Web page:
That bank, as he reminds, was very interesting for financing and according to all the financial reports that were certified by an independent auditor, and was also the subject of NBS control, it was shown that the bank is doing well. Investors bought shares of Agrobanka, it even went ahead with a new issue of securities and on that basis collected about 130 million euros from citizens.

It happened, however, that those reports were not correct, so the NBS practically overnight in 2011 introduced coercive measures in Agrobanka and the bank practically went into liquidation. There were other similar experiences with Univerzal Bank, Development Bank of Vojvodina, some companies, trading companies, he says.

Investing in foreign companies

“Taught by such a negative experience, domestic investors began to refrain from investing.” Simply, people were no longer ready to invest in such a somewhat chaotic capital market. It happened that people are now investing more and more abroad. This means that they buy shares of renowned foreign companies,” the experienced broker points out.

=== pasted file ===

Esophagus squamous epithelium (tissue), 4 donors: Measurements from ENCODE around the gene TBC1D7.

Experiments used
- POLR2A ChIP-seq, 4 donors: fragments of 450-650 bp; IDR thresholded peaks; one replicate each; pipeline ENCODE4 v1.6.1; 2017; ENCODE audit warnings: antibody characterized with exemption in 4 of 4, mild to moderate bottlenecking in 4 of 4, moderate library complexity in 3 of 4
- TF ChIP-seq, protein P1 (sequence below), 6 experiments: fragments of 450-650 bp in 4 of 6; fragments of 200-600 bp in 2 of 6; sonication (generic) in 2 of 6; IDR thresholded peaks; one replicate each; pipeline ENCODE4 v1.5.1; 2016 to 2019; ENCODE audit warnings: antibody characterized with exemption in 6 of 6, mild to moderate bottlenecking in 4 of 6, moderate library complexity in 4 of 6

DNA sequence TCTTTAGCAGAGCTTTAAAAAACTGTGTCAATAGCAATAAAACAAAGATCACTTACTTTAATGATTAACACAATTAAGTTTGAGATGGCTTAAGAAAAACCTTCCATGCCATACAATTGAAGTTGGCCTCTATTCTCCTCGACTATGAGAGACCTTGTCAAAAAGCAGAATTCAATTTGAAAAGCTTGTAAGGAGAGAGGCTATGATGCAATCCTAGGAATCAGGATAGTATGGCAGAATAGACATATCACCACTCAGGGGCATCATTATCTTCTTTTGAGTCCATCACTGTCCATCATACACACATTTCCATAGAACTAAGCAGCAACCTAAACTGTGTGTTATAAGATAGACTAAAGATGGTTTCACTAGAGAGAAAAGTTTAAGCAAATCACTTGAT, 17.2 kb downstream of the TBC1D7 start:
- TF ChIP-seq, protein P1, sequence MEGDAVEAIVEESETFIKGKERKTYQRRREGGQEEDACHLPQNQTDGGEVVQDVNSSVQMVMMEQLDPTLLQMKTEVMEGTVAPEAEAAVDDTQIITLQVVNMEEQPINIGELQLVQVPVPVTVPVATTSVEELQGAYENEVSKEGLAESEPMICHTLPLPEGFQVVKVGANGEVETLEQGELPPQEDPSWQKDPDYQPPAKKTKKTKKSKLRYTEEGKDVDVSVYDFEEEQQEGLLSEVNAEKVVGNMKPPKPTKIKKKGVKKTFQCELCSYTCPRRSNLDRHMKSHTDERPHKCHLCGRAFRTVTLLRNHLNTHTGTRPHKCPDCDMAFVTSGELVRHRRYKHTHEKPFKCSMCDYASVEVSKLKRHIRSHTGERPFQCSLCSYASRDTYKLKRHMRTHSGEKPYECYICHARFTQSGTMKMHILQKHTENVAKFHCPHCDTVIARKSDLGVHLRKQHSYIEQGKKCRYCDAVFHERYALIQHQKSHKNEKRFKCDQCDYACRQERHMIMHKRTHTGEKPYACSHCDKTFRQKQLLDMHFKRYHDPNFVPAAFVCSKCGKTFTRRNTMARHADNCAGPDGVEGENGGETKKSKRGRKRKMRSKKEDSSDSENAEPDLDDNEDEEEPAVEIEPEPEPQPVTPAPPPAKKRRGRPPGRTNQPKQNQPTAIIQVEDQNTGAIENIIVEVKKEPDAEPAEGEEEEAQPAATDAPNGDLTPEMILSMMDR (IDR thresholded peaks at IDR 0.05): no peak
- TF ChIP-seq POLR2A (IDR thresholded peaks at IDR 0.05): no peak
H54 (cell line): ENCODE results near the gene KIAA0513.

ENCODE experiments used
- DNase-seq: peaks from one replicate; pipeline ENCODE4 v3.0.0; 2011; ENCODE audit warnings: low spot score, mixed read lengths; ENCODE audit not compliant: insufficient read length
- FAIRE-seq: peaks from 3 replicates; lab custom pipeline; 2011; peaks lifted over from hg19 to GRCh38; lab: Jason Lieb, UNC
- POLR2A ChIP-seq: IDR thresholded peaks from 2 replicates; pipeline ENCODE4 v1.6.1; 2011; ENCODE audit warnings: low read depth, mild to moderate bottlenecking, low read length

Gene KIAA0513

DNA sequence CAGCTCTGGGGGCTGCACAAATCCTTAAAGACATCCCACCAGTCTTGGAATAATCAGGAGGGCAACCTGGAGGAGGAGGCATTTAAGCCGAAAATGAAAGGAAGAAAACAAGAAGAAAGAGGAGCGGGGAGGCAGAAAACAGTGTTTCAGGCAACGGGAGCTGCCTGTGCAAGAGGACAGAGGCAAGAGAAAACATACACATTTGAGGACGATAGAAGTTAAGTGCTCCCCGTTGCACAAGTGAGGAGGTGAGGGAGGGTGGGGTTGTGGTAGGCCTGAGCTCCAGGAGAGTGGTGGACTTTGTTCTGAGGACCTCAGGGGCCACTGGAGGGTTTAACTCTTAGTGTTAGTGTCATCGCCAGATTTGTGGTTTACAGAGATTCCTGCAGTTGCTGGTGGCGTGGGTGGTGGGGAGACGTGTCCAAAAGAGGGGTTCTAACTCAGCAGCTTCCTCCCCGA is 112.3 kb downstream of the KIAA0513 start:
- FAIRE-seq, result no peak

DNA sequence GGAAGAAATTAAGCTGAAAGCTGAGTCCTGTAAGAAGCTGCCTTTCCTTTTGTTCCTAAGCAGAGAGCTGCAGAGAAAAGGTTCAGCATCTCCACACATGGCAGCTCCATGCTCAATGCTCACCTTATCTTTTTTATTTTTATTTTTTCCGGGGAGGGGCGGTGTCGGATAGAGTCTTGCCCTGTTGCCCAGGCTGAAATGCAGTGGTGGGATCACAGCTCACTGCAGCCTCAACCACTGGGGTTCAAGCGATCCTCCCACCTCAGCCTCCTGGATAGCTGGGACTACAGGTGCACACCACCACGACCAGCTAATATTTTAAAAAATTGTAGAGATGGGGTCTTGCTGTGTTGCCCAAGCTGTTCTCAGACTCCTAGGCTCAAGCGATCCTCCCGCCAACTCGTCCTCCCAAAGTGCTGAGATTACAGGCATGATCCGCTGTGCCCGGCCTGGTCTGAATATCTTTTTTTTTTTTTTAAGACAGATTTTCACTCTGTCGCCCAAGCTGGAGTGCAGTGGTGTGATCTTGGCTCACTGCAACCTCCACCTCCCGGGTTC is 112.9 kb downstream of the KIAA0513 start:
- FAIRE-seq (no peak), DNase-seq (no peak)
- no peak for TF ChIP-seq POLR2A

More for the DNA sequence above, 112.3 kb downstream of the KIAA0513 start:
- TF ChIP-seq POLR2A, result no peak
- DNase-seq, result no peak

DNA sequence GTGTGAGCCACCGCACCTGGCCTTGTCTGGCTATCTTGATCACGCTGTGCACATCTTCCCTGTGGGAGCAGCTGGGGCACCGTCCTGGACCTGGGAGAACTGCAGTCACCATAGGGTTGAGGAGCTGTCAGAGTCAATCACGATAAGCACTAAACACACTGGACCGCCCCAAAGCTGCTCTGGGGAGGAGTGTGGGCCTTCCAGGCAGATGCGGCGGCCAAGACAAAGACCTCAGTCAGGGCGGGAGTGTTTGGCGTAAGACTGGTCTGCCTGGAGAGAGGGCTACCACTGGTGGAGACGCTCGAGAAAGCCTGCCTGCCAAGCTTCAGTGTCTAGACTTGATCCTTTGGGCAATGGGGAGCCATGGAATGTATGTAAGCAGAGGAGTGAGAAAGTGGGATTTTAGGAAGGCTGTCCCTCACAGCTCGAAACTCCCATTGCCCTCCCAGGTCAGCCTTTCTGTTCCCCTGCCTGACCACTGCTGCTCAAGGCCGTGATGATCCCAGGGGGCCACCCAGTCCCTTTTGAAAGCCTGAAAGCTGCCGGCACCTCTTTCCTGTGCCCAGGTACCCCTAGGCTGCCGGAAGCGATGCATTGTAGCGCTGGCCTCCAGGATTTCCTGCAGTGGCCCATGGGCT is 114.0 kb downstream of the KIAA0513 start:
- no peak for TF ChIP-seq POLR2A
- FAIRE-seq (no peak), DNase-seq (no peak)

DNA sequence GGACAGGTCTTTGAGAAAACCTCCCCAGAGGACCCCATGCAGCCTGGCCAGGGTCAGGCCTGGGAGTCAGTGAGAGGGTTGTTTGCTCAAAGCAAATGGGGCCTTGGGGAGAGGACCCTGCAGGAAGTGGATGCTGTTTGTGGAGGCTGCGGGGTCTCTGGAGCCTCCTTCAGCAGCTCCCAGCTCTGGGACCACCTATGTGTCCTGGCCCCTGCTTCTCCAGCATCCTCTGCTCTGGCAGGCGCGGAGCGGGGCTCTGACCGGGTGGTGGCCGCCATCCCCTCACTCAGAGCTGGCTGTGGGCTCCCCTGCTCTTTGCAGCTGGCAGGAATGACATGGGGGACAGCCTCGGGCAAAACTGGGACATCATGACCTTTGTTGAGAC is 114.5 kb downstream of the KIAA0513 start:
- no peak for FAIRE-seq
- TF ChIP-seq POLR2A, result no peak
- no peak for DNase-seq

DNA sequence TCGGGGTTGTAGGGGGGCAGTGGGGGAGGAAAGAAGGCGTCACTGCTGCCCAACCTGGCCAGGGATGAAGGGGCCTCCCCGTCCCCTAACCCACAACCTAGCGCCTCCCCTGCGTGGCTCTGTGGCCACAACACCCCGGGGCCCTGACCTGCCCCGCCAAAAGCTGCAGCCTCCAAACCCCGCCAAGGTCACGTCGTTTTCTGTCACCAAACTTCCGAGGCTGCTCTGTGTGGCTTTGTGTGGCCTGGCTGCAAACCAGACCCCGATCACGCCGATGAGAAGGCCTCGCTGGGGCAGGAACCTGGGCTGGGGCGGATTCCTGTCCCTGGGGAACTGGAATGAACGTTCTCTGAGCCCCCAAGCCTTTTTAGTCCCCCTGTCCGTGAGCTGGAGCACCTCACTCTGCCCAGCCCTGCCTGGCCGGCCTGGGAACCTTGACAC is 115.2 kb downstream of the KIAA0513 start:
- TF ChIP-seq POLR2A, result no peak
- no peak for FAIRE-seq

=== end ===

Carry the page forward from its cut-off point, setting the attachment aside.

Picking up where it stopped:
In addition, the thing is that, practically, at the moment, we do not have any offer of quality securities on our market, except for NIS, which is doing quite well and regularly pays dividends, notes Jorgić. In order for that market to develop, it is necessary, he believes, for there to be at least another dozen companies like NIS on the Belgrade Stock Exchange.

Mostly on the American and German stock exchanges

When asked where our people invest the most abroad, he says that it is primarily the American market because it is very liquid and there are a large number of renowned companies there, as well as the German one. When it comes to the profile of companies, he says there are no rules. At the moment, they are interested in oil, IT and pharmaceutical companies whose shares are bought by people from Serbia.

Our interlocutor notes that the temperament of the clients is different and that they most often find a balance between two extremes – conservative investing where they do not expect a large income but look for the security of their investment and younger investors who are more inclined to gamble. In order to make more profit, they are ready to take risks and be at a loss, Jorgić points out for Sputnik.